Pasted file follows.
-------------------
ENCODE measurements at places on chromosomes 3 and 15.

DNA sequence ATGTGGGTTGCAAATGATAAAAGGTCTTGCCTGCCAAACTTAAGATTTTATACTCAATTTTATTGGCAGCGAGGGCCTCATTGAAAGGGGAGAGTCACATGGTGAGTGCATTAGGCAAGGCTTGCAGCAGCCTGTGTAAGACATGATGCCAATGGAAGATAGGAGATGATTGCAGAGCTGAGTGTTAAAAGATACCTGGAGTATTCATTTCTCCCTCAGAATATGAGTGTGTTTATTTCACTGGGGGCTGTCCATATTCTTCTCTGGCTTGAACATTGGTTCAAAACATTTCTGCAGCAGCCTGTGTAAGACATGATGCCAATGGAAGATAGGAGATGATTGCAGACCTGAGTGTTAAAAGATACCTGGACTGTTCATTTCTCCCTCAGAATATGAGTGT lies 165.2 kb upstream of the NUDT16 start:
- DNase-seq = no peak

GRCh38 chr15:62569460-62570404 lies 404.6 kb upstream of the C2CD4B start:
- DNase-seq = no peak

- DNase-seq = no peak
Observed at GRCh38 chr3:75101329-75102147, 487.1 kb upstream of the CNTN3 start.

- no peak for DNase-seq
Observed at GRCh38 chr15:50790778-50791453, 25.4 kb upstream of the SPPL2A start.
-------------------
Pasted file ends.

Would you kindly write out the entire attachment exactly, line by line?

ENCODE measurements at places on chromosomes 3 and 15.

DNA sequence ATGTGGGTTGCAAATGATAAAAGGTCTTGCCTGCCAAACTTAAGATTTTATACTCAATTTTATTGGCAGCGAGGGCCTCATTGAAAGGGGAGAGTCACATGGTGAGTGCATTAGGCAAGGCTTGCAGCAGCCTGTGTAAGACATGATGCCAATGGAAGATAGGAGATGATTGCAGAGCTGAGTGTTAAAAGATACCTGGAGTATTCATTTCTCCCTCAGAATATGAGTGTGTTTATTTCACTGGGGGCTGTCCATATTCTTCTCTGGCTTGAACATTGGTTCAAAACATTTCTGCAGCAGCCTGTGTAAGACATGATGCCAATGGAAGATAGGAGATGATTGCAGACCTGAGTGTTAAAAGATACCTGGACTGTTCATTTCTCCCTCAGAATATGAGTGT lies 165.2 kb upstream of the NUDT16 start:
- DNase-seq = no peak

GRCh38 chr15:62569460-62570404 lies 404.6 kb upstream of the C2CD4B start:
- DNase-seq = no peak

- DNase-seq = no peak
Observed at GRCh38 chr3:75101329-75102147, 487.1 kb upstream of the CNTN3 start.

- no peak for DNase-seq
Observed at GRCh38 chr15:50790778-50791453, 25.4 kb upstream of the SPPL2A start.